What are Simon & Garfunkel’s 5 Biggest Hits?

They’re not just one of the greatest duos in the history of pop music. Simon & Garfunkel also stand as one of the defining acts of the 1960s or any other generation. In a relatively short time recording together, the pair delivered an impressive list of iconic hits.

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But which of those songs made the biggest impact on the U.S. charts? Here are five massive singles from Paul and Artie, and the stories behind them.

5. “Cecilia” (No. 4 in 1970)

On the Bridge over Troubled Water album, Paul Simon was already making subtle moves towards the kind of music he would be making as a solo artist. For example, “El Condor Pasa (If I Could)” anticipated his interest in world music. And “Cecilia” is a stepping stone towards songs like “Me & Julio Down by the Schoolyard.” Even as he was known as one of the era’s defining lyricists, Simon also understood the power of a great groove, especially blasting out of radios. “Cecilia” is a trifle from a lyrical sense, but the rhythm makes you forget all that and simply enjoy yourself while listening.

4. “I Am a Rock” (No. 3 in 1966)

Simon had already laid down two versions of this song (one with Garfunkel, one solo) before it was resurrected following the success of “The Sounds of Silence.” Maybe there was something cynical about the way they retrofitted it in “folk-rock” fashion for commercial impact. But how can you complain when you consider the session aces (Joe South, Carol Kaye, Larry Knechtel, and Hal Blaine) they brought in to realize that sound? The chiming musical backing set against the smooth-flowing poetry of the lyrics is an irresistible mix.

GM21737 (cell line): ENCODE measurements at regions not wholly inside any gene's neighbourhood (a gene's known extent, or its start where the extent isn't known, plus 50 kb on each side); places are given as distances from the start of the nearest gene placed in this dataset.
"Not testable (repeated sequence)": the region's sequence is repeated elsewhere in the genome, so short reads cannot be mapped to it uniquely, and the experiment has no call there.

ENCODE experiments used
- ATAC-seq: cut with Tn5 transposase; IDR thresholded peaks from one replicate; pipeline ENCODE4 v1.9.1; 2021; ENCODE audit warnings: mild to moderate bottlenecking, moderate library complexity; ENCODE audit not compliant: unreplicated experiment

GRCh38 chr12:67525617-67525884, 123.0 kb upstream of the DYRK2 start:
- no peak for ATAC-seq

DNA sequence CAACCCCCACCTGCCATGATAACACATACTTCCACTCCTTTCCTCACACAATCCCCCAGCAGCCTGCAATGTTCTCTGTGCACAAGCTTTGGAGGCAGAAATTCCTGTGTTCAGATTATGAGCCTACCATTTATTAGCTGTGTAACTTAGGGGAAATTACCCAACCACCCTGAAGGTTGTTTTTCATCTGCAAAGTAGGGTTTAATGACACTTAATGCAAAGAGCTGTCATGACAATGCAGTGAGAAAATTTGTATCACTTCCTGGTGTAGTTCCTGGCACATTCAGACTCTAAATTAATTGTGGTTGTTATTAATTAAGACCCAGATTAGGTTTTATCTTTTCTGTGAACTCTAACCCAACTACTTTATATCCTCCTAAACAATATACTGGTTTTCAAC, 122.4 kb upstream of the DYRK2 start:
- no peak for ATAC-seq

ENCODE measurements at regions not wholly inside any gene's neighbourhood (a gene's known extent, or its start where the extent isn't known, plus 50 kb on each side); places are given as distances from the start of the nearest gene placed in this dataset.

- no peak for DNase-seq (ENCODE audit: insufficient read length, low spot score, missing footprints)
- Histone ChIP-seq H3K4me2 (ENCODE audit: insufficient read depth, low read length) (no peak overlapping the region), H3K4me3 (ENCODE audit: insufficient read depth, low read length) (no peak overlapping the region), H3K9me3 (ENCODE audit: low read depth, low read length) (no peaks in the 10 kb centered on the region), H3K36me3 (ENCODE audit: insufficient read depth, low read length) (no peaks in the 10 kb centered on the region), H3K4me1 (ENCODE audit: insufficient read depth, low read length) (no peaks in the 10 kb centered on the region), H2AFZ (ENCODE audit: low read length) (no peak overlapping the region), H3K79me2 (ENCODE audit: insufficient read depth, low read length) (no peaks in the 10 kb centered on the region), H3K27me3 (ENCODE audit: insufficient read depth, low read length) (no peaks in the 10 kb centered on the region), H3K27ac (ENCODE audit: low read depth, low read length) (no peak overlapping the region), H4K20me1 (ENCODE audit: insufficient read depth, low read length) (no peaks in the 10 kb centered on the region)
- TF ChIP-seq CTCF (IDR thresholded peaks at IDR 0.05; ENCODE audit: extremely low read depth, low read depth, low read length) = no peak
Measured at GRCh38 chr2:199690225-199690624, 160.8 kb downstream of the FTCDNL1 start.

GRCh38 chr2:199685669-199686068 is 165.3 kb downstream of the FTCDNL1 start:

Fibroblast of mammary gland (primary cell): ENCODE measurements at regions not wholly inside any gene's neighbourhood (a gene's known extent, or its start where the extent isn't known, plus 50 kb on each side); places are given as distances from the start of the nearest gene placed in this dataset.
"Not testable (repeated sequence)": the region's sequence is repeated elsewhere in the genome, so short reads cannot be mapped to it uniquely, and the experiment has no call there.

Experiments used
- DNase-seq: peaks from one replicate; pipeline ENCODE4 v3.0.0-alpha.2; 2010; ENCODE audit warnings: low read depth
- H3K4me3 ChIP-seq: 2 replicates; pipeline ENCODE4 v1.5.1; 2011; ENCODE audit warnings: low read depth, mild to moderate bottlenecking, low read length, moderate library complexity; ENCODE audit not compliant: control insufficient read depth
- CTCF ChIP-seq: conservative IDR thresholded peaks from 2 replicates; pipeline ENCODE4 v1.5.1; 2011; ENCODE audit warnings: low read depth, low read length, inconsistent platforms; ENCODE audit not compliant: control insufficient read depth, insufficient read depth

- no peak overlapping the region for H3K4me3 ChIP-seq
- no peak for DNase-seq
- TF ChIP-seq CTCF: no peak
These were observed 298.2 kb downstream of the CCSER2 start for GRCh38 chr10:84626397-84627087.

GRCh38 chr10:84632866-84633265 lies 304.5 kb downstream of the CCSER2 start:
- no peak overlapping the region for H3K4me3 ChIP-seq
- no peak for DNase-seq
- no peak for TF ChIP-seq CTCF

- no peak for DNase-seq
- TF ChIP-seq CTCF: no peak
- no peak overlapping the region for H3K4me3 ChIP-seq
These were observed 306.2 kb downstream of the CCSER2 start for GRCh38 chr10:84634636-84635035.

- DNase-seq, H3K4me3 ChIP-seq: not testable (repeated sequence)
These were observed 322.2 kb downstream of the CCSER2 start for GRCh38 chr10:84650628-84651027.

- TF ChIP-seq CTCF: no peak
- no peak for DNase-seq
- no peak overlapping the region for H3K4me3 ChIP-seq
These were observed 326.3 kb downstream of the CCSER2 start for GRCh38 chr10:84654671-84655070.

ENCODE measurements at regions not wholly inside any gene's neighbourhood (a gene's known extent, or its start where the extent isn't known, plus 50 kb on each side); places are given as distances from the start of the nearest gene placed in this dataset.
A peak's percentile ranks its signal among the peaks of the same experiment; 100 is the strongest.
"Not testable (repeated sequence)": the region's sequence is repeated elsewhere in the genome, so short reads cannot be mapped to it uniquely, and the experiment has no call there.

3. “The Sounds of Silence” (No. 1 in 1966)

Oft-forgotten in the story of how “The Sounds of Silence” came back to life via the folk-rock production concocted by producer Tom Wilson is that several radio stations in the U.S. had started to give airplay to the acoustic version of the song. Might it have broken wide anyway? Well, it’s a good thing Wilson didn’t take any chances, because his decision to remix it paved the way for Paul and Artie to reunite and start recording again. In other words, without it, we might have missed out on a lot of wonderful music from the duo.

2. “Mrs. Robinson” (No. 1 in 1968)

Tasked with providing music for The Graduate, Simon was sort of noodling with his acoustic guitar, coming up with some rhythmic passages he thought might work behind some of the more action-filled scenes in the film. He then began to free-associate some lyrics, and soon “Mrs. Robinson” started to take shape. The famous line about Joe DiMaggio came about more because it sounded great against the melody than anything else. (Simon was actually more of a Mickey Mantle fan, but he couldn’t figure out how to work the Mick’s name into the meter.)

1. “Bridge over Troubled Water (No. 1 in 1970)

Gospel influences seeping through Paul Simon came to the fore in dramatic fashion on this track. It’s one of pop music’s finest productions, from the achingly pretty piano work by Larry Knechtel to Hal Blaine’s crashing drums. It’s always tempting to interpret a record based on the context surrounding those who made it. If you do, you can imagine Simon’s lyrics and Garfunkel’s soaring interpretation as a promise to each other that the pair’s friendship could rise again when one needed the other most. That hasn’t really seemed to be the case in real life between the two, but every time this powerful song plays we can suspend disbelief.

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Photo by Hulton Archive/Getty Images

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